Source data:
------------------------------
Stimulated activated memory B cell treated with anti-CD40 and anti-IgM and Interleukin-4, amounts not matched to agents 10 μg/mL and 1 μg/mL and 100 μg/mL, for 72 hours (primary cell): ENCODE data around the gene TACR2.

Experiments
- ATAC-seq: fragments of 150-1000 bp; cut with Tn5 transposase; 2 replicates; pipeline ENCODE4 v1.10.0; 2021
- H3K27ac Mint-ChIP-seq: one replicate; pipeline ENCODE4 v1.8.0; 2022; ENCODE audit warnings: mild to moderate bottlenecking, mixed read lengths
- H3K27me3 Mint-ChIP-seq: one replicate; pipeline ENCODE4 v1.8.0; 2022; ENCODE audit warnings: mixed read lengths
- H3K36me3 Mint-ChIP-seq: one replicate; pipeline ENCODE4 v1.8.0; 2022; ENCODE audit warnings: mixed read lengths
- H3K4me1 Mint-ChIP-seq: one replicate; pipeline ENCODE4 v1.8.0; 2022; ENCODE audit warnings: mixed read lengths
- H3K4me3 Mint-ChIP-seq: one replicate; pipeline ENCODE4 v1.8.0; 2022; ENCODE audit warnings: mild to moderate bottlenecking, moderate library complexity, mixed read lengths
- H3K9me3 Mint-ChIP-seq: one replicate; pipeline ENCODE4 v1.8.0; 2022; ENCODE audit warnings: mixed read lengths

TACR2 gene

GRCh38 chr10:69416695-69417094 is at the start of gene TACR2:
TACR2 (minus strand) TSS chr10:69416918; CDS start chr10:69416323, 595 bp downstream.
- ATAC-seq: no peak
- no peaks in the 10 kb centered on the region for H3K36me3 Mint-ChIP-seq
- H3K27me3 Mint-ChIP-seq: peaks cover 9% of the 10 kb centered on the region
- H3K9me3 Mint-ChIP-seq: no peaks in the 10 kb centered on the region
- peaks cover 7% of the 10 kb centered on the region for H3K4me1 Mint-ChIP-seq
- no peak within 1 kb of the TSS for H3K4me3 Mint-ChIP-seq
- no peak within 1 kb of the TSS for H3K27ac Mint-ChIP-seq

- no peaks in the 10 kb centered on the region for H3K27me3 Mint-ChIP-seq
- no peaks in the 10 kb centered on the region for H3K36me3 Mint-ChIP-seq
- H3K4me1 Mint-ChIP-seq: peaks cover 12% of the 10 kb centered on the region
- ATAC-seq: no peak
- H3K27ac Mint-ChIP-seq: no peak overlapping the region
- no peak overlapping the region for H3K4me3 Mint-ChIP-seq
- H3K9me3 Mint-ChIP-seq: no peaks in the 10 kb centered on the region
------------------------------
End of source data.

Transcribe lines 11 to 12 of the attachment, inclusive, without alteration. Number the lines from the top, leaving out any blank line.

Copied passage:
GRCh38 chr10:69416695-69417094 is at the start of gene TACR2:
TACR2 (minus strand) TSS chr10:69416918; CDS start chr10:69416323, 595 bp downstream.